It’s the process, stupid. The process is pragmatic. It is empirical. And this pragmatic, empirical process reveals the truth to be a progressive one. John Stuart Mill is said to have originated the description of Britain’s conservatives as ‘‘the stupid party’’ for lacking an ideology—yet now, Mill’s successors among American liberals are slamming their conservative opponents for being too ideological!
Goldberg observes that the conservatives of old were so ‘‘stupid’’ because they espoused a Burkean respect for tradition and an antipathy toward the original utopian “ideology” of the Jacobins in Revolutionary France. The notion that an entirely new system of living can be imposed on society without regard for culture or human nature is what inspired the Jacobins—and after them the Bolsheviks and the Progressives. After all, doing “what works,” if we could but rise above narrow ideology and dogma—that is, above politics itself—means we need not settle for merely the possible, but can achieve so much more.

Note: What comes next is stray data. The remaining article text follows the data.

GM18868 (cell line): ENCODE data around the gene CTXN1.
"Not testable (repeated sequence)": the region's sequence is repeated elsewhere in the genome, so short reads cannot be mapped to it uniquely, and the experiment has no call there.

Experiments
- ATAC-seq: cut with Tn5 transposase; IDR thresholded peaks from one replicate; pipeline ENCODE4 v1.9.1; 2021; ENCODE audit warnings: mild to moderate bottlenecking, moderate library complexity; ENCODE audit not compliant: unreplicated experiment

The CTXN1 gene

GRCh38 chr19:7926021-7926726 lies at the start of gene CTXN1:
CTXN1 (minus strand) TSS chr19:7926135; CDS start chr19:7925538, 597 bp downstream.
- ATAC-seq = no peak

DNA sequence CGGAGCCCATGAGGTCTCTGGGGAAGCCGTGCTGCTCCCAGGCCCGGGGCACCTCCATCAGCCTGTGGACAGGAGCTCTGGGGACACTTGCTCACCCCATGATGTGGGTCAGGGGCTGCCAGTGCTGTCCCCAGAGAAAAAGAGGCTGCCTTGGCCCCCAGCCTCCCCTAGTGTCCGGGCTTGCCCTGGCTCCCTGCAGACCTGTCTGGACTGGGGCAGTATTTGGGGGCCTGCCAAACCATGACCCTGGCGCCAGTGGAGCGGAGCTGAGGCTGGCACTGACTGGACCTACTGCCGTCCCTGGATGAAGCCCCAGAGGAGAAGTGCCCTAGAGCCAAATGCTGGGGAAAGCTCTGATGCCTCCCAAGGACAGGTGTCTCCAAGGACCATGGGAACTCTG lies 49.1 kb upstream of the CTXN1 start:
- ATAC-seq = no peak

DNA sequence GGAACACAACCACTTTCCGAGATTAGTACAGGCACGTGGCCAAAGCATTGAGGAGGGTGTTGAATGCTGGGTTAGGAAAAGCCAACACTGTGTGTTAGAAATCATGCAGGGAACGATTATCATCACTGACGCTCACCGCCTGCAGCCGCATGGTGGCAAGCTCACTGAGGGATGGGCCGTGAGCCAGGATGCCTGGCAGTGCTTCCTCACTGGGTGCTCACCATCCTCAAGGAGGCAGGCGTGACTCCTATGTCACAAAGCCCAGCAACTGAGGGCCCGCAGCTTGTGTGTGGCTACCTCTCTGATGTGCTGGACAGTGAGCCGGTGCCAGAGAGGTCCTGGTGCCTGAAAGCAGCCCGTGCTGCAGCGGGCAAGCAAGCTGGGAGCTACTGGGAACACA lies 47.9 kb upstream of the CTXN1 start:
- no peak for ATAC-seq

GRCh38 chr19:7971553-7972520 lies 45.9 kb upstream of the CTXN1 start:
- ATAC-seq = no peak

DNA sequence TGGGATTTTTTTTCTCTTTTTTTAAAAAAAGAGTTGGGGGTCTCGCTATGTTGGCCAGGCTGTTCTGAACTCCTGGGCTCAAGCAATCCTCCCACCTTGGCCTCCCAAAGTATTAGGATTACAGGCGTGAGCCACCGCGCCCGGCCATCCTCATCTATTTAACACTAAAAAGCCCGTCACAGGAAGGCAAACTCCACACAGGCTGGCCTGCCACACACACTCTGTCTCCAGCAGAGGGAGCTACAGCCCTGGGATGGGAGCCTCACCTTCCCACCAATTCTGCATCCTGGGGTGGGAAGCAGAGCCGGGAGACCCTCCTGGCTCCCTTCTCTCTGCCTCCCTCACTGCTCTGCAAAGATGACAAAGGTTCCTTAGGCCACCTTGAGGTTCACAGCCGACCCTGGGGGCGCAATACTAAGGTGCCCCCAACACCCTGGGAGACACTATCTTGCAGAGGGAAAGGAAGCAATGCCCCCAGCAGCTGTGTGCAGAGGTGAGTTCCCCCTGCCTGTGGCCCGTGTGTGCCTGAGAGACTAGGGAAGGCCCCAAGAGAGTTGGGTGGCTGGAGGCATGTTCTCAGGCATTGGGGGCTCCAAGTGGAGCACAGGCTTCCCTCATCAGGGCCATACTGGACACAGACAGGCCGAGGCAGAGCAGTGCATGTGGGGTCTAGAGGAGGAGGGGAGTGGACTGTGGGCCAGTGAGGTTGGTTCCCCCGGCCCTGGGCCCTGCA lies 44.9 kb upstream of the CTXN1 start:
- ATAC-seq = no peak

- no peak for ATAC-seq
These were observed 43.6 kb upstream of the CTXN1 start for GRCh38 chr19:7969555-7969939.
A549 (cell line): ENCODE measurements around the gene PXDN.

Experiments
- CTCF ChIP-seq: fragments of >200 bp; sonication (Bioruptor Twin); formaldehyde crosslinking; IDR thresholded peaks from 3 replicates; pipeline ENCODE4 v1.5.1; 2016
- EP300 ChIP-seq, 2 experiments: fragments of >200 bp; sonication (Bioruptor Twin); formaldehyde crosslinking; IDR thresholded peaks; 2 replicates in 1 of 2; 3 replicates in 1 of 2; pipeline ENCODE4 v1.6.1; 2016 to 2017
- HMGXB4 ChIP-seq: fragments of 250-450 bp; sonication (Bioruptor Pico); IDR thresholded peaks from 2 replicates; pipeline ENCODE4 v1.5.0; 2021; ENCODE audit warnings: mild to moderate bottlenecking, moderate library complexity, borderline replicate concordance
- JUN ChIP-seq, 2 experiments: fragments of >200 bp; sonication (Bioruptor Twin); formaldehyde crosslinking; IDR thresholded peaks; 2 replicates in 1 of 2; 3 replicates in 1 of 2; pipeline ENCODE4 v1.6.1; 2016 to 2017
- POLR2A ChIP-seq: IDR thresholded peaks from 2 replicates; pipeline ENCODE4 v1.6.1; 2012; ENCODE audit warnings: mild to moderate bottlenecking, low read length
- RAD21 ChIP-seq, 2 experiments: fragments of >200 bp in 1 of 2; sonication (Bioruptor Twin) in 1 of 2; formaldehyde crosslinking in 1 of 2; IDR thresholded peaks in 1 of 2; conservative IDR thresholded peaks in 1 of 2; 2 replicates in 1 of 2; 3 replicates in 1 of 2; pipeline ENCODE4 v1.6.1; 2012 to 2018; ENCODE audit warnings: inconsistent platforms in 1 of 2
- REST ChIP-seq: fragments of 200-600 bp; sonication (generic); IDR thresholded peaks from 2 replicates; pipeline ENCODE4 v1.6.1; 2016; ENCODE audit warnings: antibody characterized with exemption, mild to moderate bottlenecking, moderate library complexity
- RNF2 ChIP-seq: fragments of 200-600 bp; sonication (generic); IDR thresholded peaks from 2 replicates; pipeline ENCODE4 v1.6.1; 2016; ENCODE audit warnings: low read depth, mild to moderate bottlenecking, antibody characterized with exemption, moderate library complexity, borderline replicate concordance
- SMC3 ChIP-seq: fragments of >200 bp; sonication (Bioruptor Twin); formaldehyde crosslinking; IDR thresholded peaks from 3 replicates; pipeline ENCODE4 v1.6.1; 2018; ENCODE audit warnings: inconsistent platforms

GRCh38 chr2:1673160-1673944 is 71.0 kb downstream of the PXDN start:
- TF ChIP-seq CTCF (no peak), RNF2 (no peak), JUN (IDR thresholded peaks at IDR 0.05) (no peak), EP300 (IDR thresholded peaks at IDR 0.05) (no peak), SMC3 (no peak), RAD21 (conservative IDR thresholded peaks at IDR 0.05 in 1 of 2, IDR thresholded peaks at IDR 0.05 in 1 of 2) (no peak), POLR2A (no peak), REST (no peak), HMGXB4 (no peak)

G.K. Chesterton, however, was memorably unconvinced:
When [man] drops one doctrine after another in a refined skepticism, when he declines to tie himself to a system, when he says that he has outgrown definitions, when he says that he disbelieves in finality, when in his own imagination, he sits as God, holding no form of creed but contemplating all, then he is by that very process sinking slowly backwards into the vagueness of the vagrant animals and the unconsciousness of the grass. Trees have no dogmas. Turnips are singularly broad-minded.
The conversion of thinking people into trees and turnips for the purpose of cultivating them more efficiently and without any annoying individualistic guff is the grave weakness of progressivism (the central argument of Goldberg’s Liberal Fascism). The tyranny of clichés is indispensable to that effort because it is “a way to avoid arguments, not make them.” In a sense, Jonah Goldberg’s engaging and cant-free second book is not making an argument in itself; it is trying to facilitate argument that otherwise would be stifled by liberal cant constructed on a shaky foundation of self-satisfaction and ornamented to a fare-thee-well by intellectual conceit.